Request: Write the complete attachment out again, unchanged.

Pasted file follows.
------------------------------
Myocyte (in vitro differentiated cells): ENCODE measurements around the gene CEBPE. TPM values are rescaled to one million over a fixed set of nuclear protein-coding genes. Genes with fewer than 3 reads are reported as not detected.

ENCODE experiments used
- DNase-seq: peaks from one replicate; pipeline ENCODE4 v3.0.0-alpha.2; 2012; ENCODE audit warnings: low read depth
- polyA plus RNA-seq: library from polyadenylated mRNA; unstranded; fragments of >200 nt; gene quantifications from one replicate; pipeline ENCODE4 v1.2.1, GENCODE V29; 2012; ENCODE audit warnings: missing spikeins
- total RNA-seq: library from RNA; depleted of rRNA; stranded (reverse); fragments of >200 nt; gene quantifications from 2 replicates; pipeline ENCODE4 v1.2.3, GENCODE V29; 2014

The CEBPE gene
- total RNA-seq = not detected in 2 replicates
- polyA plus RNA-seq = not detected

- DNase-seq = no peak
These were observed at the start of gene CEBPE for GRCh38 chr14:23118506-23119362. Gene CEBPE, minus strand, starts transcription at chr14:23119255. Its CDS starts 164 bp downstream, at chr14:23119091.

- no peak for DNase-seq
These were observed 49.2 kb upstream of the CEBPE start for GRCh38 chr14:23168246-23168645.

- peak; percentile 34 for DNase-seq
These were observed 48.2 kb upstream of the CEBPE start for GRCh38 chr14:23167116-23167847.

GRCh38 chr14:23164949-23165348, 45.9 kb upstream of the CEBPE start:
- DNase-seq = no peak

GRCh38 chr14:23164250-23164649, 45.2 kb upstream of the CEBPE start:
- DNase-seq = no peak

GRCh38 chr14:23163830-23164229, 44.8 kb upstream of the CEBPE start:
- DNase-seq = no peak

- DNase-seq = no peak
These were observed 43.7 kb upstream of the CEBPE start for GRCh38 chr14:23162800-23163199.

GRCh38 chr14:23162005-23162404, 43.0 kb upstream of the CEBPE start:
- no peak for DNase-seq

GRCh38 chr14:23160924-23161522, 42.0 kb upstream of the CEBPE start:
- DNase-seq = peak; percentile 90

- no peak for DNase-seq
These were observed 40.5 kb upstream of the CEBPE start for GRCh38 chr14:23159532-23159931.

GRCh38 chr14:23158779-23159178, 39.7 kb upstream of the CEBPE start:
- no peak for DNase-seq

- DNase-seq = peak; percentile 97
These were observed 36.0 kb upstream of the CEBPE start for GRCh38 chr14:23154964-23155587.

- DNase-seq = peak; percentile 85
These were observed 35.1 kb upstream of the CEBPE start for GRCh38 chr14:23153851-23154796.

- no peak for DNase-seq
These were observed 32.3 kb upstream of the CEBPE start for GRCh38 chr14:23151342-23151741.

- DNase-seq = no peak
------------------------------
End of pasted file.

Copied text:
Myocyte (in vitro differentiated cells): ENCODE measurements around the gene CEBPE. TPM values are rescaled to one million over a fixed set of nuclear protein-coding genes. Genes with fewer than 3 reads are reported as not detected.

ENCODE experiments used
- DNase-seq: peaks from one replicate; pipeline ENCODE4 v3.0.0-alpha.2; 2012; ENCODE audit warnings: low read depth
- polyA plus RNA-seq: library from polyadenylated mRNA; unstranded; fragments of >200 nt; gene quantifications from one replicate; pipeline ENCODE4 v1.2.1, GENCODE V29; 2012; ENCODE audit warnings: missing spikeins
- total RNA-seq: library from RNA; depleted of rRNA; stranded (reverse); fragments of >200 nt; gene quantifications from 2 replicates; pipeline ENCODE4 v1.2.3, GENCODE V29; 2014

The CEBPE gene
- total RNA-seq = not detected in 2 replicates
- polyA plus RNA-seq = not detected

- DNase-seq = no peak
These were observed at the start of gene CEBPE for GRCh38 chr14:23118506-23119362. Gene CEBPE, minus strand, starts transcription at chr14:23119255. Its CDS starts 164 bp downstream, at chr14:23119091.

- no peak for DNase-seq
These were observed 49.2 kb upstream of the CEBPE start for GRCh38 chr14:23168246-23168645.

- peak; percentile 34 for DNase-seq
These were observed 48.2 kb upstream of the CEBPE start for GRCh38 chr14:23167116-23167847.

GRCh38 chr14:23164949-23165348, 45.9 kb upstream of the CEBPE start:
- DNase-seq = no peak

GRCh38 chr14:23164250-23164649, 45.2 kb upstream of the CEBPE start:
- DNase-seq = no peak

GRCh38 chr14:23163830-23164229, 44.8 kb upstream of the CEBPE start:
- DNase-seq = no peak

- DNase-seq = no peak
These were observed 43.7 kb upstream of the CEBPE start for GRCh38 chr14:23162800-23163199.

GRCh38 chr14:23162005-23162404, 43.0 kb upstream of the CEBPE start:
- no peak for DNase-seq

GRCh38 chr14:23160924-23161522, 42.0 kb upstream of the CEBPE start:
- DNase-seq = peak; percentile 90

- no peak for DNase-seq
These were observed 40.5 kb upstream of the CEBPE start for GRCh38 chr14:23159532-23159931.

GRCh38 chr14:23158779-23159178, 39.7 kb upstream of the CEBPE start:
- no peak for DNase-seq

- DNase-seq = peak; percentile 97
These were observed 36.0 kb upstream of the CEBPE start for GRCh38 chr14:23154964-23155587.

- DNase-seq = peak; percentile 85
These were observed 35.1 kb upstream of the CEBPE start for GRCh38 chr14:23153851-23154796.

- no peak for DNase-seq
These were observed 32.3 kb upstream of the CEBPE start for GRCh38 chr14:23151342-23151741.

- DNase-seq = no peak